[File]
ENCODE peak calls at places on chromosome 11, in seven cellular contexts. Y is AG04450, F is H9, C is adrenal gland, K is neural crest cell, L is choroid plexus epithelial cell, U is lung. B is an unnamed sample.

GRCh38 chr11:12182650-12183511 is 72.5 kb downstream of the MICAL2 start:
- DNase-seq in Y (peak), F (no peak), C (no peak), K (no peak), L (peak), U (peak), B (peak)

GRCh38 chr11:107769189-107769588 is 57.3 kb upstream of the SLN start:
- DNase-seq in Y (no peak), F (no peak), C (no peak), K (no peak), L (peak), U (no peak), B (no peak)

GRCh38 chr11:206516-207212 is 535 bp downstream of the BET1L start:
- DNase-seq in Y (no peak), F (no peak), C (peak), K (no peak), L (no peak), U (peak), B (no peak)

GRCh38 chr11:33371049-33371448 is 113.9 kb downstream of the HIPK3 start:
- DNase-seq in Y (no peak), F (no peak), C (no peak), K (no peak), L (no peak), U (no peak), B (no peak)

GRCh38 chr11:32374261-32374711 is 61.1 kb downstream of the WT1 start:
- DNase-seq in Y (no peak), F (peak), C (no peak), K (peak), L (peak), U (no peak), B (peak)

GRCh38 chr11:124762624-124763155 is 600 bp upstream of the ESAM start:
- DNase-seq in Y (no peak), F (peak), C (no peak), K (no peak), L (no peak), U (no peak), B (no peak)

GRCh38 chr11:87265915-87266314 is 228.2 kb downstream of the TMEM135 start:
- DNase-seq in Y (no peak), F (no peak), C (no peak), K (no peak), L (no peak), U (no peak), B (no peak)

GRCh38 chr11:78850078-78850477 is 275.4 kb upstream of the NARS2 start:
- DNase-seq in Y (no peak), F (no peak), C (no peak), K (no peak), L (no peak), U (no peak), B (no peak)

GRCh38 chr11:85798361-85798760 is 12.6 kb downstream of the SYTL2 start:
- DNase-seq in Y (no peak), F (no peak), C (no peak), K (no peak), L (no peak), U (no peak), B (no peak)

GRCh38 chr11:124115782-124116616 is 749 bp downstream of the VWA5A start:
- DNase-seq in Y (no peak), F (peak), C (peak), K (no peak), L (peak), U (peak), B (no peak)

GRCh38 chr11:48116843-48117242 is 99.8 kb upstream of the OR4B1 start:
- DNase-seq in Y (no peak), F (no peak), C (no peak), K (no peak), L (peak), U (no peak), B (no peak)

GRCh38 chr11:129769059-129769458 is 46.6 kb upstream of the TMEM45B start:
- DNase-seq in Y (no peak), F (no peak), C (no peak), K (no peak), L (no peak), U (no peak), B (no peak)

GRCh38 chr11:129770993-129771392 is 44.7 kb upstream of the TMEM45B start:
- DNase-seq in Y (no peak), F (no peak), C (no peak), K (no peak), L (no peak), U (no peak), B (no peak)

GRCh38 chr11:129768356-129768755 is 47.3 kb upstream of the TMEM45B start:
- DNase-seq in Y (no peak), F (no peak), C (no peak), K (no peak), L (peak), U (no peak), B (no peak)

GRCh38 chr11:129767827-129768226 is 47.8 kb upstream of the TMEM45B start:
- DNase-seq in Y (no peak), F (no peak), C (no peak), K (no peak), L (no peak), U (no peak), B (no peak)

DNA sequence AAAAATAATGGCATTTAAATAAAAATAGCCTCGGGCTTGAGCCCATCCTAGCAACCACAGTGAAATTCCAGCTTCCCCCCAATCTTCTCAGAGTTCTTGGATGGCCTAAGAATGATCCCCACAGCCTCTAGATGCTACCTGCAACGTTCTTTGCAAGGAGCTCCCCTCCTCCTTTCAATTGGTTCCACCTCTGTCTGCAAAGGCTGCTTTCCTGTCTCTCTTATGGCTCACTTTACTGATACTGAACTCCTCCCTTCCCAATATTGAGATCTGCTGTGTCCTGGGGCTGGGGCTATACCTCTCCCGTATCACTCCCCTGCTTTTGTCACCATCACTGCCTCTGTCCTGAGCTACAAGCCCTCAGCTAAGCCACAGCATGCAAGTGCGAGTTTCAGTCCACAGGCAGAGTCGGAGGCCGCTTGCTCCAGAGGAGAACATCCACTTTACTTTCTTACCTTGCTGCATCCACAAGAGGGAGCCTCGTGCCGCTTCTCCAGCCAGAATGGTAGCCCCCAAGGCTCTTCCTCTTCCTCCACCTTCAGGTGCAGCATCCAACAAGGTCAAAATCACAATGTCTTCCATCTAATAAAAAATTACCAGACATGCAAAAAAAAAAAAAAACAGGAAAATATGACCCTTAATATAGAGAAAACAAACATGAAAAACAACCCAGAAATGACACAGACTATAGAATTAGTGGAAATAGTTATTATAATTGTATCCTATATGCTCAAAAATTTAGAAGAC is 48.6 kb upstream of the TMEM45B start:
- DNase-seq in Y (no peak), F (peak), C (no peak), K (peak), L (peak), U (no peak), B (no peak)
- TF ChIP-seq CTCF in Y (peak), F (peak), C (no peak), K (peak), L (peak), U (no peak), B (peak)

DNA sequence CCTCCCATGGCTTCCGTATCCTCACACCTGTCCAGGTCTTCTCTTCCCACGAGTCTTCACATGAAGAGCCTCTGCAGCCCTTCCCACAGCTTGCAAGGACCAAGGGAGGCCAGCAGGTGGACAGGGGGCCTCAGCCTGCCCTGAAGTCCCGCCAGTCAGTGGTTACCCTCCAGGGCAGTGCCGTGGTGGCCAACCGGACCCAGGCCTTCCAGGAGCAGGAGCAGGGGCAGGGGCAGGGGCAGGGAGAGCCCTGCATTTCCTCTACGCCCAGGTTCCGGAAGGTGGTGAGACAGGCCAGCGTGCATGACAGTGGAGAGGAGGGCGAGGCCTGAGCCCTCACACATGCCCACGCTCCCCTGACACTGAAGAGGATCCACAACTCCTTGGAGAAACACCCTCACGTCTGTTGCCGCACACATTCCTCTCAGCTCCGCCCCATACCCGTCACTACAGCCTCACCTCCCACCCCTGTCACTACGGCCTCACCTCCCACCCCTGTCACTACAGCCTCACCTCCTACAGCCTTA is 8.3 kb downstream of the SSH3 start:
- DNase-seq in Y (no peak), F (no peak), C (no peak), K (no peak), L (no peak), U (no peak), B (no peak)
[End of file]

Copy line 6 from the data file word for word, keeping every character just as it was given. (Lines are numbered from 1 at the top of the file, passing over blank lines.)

GRCh38 chr11:206516-207212 is 535 bp downstream of the BET1L start: